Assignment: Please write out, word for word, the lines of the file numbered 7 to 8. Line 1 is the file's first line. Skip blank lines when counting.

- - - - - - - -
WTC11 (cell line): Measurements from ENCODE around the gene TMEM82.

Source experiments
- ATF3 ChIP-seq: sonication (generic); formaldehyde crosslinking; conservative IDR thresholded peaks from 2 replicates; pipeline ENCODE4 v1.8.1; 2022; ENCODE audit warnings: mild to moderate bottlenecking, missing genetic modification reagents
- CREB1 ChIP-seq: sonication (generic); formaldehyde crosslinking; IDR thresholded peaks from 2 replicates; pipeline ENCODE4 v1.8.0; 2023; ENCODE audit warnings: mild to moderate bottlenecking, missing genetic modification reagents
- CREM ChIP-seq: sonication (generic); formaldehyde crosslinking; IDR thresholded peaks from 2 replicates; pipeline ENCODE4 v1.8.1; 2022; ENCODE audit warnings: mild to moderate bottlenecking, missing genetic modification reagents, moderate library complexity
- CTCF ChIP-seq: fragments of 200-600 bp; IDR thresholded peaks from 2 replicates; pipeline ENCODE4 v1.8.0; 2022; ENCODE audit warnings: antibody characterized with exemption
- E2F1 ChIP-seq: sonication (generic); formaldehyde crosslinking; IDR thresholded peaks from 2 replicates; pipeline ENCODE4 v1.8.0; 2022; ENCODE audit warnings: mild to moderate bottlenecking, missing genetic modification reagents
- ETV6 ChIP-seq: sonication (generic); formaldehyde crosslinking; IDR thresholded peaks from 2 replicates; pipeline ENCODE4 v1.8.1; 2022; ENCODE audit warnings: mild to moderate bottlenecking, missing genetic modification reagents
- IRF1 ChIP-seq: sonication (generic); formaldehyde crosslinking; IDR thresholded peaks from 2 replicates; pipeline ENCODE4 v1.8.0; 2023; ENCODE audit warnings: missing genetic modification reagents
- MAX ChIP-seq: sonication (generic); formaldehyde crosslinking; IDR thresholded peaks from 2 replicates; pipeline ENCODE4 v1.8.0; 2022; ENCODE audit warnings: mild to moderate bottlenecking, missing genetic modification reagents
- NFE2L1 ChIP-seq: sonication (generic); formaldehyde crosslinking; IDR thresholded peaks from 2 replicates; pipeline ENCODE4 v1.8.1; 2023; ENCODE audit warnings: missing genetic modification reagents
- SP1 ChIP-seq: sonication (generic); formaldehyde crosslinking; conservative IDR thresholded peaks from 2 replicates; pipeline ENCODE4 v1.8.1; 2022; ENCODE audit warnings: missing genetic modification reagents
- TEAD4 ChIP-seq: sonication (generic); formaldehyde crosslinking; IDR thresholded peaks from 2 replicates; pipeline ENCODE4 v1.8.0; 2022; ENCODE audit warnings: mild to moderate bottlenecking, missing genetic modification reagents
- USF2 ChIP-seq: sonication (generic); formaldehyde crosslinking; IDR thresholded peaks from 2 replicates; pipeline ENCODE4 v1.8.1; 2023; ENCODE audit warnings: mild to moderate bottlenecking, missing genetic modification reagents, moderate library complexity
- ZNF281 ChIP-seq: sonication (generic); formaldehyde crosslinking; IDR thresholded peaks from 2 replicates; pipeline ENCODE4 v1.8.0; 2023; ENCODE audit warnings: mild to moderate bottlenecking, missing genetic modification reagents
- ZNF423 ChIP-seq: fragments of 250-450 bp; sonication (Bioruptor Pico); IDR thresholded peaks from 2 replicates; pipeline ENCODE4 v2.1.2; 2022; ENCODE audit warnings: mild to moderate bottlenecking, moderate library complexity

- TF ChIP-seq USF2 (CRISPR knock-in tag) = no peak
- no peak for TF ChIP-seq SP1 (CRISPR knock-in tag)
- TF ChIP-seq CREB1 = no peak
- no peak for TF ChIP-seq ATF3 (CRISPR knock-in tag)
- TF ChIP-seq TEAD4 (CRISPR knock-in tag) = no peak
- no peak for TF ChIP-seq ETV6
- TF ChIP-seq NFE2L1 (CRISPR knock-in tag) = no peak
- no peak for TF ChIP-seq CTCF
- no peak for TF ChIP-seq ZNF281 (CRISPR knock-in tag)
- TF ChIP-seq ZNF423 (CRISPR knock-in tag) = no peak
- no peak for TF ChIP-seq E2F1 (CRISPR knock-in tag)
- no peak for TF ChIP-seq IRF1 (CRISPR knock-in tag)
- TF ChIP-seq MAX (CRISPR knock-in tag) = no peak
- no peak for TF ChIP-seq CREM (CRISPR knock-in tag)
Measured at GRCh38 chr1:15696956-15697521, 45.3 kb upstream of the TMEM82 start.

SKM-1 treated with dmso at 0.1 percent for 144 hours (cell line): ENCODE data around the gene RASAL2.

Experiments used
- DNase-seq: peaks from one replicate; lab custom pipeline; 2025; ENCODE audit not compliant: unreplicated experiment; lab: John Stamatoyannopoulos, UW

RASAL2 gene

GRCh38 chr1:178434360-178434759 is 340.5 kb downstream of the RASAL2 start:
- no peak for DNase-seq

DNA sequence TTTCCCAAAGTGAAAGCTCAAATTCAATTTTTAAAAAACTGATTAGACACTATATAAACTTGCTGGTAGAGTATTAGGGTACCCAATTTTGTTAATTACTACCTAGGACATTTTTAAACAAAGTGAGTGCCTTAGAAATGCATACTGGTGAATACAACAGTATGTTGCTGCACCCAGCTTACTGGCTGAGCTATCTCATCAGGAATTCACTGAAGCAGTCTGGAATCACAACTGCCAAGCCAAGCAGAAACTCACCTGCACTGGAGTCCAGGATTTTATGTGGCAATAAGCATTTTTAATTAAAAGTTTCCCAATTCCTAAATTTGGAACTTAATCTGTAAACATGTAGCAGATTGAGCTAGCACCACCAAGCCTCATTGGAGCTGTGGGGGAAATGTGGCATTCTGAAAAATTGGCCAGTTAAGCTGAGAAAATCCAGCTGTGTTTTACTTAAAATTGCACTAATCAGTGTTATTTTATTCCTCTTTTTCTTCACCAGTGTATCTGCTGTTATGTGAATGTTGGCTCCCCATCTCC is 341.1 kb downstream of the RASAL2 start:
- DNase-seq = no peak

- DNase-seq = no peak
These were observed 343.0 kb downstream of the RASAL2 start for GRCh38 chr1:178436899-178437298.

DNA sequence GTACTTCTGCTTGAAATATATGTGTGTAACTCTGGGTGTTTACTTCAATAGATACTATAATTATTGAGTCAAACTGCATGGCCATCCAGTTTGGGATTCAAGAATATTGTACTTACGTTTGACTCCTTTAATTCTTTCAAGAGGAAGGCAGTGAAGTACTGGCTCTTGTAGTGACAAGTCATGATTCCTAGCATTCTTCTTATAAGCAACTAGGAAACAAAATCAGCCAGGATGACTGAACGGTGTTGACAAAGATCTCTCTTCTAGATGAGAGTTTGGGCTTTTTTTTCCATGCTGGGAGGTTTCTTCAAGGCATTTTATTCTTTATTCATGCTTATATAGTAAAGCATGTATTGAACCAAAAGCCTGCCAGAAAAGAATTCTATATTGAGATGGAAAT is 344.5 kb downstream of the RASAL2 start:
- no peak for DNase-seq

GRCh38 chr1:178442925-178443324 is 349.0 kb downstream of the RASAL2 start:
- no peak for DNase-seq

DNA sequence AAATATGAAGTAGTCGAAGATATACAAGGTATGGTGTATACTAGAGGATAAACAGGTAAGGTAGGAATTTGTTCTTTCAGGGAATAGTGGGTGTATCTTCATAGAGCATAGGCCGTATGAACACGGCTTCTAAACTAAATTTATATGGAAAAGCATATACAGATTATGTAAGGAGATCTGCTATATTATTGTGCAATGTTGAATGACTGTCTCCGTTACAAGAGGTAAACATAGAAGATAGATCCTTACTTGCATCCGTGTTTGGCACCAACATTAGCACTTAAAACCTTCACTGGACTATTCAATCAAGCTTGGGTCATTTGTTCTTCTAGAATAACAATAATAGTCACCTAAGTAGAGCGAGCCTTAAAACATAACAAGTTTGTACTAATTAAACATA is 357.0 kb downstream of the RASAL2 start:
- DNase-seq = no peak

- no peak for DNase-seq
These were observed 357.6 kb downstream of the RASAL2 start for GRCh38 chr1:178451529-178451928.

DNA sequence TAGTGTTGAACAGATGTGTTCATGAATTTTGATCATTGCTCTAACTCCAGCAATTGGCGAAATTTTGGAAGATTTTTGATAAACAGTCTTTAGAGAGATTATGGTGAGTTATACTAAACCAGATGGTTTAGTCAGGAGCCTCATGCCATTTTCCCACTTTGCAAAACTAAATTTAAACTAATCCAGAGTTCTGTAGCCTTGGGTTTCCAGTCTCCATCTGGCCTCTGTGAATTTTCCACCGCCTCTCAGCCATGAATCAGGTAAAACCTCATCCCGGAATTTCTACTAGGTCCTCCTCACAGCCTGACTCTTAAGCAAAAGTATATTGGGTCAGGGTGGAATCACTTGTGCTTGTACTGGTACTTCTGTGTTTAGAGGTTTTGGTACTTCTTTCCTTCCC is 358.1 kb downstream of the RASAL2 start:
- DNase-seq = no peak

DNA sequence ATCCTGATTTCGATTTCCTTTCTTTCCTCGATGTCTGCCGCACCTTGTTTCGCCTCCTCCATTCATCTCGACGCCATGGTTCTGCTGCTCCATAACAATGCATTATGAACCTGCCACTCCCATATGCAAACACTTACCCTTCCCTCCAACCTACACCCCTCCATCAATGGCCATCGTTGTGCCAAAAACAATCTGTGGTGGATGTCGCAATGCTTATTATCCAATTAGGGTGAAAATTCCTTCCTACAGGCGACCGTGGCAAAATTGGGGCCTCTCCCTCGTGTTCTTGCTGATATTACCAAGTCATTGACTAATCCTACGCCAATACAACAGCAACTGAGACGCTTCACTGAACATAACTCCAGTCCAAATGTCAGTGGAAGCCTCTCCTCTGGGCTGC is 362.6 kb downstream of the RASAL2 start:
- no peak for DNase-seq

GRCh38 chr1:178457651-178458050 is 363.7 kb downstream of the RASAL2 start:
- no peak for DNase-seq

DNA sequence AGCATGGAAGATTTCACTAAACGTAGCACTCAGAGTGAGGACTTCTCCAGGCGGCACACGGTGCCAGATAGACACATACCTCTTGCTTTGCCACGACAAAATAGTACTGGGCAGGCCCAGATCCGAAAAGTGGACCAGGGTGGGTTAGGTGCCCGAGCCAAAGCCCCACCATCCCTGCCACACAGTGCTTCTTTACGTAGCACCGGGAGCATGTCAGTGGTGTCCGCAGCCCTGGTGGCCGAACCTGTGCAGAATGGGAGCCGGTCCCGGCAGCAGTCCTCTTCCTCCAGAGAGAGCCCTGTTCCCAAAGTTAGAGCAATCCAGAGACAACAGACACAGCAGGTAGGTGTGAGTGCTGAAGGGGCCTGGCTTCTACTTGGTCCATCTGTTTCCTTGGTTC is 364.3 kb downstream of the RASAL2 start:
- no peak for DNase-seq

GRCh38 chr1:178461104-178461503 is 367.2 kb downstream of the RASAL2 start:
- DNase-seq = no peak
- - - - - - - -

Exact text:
- E2F1 ChIP-seq: sonication (generic); formaldehyde crosslinking; IDR thresholded peaks from 2 replicates; pipeline ENCODE4 v1.8.0; 2022; ENCODE audit warnings: mild to moderate bottlenecking, missing genetic modification reagents
- ETV6 ChIP-seq: sonication (generic); formaldehyde crosslinking; IDR thresholded peaks from 2 replicates; pipeline ENCODE4 v1.8.1; 2022; ENCODE audit warnings: mild to moderate bottlenecking, missing genetic modification reagents